How Much Does It Cost To Finish a Basement?

Photo of author
Written By Jim J Neal

Finishing a basement involves many improvements. The cost ranges from minimal to stratospheric, depending on how you approach it.

Realtors generally agree a finished basement adds value to a property, but what exactly do they mean by “finished?” Does every basement with drywall, ceiling and flooring qualify?

To clear up the uncertainty, I checked in with a group of realtors, lawyers and financial advisors. The consensus? To be considered finished, a basement needs to include the following:

  • A permanent staircase leading to the upper floor.
  • Covered walls and ceilings with no visible pipes and wires. The wall covering doesn’t have to be drywall, but it should be of a quality comparable to the rest of the house.
  • A floor covering other than bare concrete. We didn’t settle the question of whether epoxied concrete qualifies, but the general feeling was it would if it enhanced the basement design.
  • A permanent heating/cooling system, preferably connected to the building’s HVAC system. Window-mounted air conditioners and portable space heaters don’t qualify.
  • Code-compliant lighting fixtures and electrical outlets. Any plumbing fixtures for basement use must be up to code as well.

Not every basement can be finished. Some are too damp or prone to flooding. It makes sense to finish a basement and add extra living space to the house if it’s reasonably dry, but it won’t be cheap. The average cost ranges from $18,000 and $22,000. And it can run much higher than that, depending on how you do it.

On This Page

Factors Affecting the Cost of Finishing a Basement

Every basement is different, as is every homeowner’s vision for it, so it’s hard to set a standard cost. However, you can get a idea of your likely costs by considering these common variables:

  • Size of the basement: The bigger the basement, the more expensive the project. Online estimates range from $7 to $23 per square foot.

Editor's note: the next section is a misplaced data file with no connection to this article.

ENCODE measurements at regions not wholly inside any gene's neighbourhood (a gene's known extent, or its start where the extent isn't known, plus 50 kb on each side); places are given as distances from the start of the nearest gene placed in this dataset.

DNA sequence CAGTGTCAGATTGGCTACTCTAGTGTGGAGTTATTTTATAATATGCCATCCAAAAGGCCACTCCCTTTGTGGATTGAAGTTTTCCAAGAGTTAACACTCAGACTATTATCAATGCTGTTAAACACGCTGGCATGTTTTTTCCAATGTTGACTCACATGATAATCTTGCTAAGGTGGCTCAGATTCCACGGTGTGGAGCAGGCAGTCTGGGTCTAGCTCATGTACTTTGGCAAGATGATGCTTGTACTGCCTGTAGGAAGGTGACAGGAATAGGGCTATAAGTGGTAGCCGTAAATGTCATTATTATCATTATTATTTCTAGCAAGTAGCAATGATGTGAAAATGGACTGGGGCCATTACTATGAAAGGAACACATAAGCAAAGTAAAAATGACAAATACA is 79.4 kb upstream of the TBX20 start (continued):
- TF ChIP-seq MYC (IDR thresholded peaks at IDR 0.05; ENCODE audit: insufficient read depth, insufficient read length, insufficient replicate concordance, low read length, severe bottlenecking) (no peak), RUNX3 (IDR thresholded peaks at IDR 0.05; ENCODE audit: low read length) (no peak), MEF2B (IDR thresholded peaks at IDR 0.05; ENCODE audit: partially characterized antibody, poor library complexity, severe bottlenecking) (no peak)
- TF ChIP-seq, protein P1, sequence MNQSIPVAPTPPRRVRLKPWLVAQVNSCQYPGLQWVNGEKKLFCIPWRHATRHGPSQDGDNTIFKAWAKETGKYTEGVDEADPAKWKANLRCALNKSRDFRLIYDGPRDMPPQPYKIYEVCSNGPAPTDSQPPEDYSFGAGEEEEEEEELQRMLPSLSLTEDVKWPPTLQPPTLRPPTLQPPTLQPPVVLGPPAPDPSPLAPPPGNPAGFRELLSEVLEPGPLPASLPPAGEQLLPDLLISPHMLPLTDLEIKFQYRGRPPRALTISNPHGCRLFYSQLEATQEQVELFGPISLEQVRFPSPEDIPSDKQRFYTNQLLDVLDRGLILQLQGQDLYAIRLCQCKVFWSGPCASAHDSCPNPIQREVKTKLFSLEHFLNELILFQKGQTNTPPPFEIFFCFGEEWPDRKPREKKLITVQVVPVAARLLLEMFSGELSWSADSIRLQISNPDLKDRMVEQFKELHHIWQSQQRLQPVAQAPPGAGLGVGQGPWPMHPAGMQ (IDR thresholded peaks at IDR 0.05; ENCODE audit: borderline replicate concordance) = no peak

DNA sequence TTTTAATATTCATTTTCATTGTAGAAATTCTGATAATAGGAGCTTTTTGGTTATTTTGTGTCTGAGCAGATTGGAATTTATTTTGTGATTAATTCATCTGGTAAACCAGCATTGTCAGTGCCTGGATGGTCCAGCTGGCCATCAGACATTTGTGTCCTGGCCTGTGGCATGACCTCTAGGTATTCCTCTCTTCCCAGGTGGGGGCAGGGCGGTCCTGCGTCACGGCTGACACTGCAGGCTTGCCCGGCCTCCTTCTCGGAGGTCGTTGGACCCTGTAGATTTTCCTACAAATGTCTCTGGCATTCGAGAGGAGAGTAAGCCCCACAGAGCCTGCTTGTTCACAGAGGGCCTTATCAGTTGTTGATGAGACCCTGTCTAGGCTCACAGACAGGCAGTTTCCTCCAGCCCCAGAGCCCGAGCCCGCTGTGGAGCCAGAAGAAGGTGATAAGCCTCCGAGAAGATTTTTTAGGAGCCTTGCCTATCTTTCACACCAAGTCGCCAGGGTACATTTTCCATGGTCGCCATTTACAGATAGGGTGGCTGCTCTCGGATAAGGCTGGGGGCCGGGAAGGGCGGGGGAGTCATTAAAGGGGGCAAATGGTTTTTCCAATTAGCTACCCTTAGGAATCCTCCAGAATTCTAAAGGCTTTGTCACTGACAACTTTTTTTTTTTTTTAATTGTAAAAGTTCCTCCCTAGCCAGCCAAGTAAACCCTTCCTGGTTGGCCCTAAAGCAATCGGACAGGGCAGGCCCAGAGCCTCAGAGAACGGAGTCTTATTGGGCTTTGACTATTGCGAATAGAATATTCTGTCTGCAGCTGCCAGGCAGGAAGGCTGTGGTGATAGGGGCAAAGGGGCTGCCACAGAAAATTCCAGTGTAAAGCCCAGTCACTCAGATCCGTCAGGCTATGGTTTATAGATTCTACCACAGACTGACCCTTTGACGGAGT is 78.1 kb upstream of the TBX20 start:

• Condition of the basement: Before you cover the walls and install flooring, the basement must be thoroughly sealed and waterproofed. This will cost more if the walls and subfloor are in poor condition and habitually damp, and it may involve some outdoor drainage work.
  • Existing infrastructure: Some basements already have basic plumbing, electrical and HVAC ducts. Others don’t. The project will cost more if these need to be installed from scratch or require major modifications.
  • Project scope: It doesn’t cost as much to create a rec room as it does to fashion a living area with a bathroom and kitchen. Extras like a fireplace or jacuzzi add to the cost.
  • Choice of materials: This accounts for 70 percent of the cost. Choosing top-quality materials over utilitarian ones drives up your bill.
  • Cost of labor: It’s possible to DIY much of the work, but electrical, plumbing and structural changes that need to be up to code are best done by pros. Contractor rates vary from state to state and tend to be higher in large urban areas.
  • Permits: Structural, plumbing and electrical modifications usually require building permits. These can cost be as little as $200 or as much as $2,000, depending on the community.

How Much Does It Cost To Finish a Basement?

You might convert a small unfinished basement into a living room or rec room for as little as $4,000, if it’s easy to tie into the building’s HVAC and electrical systems. But that would be rare. On the other hand, turning a large basement into a dwelling unit could cost upwards of $80,000.